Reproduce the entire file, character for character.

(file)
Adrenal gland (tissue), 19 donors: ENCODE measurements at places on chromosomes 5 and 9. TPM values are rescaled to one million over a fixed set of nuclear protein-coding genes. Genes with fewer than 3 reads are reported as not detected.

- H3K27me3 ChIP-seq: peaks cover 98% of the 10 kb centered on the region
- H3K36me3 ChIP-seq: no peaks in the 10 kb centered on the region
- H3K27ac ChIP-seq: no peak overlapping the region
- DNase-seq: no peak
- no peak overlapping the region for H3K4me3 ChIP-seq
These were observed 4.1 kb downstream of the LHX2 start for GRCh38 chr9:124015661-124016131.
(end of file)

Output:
Adrenal gland (tissue), 19 donors: ENCODE measurements at places on chromosomes 5 and 9. TPM values are rescaled to one million over a fixed set of nuclear protein-coding genes. Genes with fewer than 3 reads are reported as not detected.

- H3K27me3 ChIP-seq: peaks cover 98% of the 10 kb centered on the region
- H3K36me3 ChIP-seq: no peaks in the 10 kb centered on the region
- H3K27ac ChIP-seq: no peak overlapping the region
- DNase-seq: no peak
- no peak overlapping the region for H3K4me3 ChIP-seq
These were observed 4.1 kb downstream of the LHX2 start for GRCh38 chr9:124015661-124016131.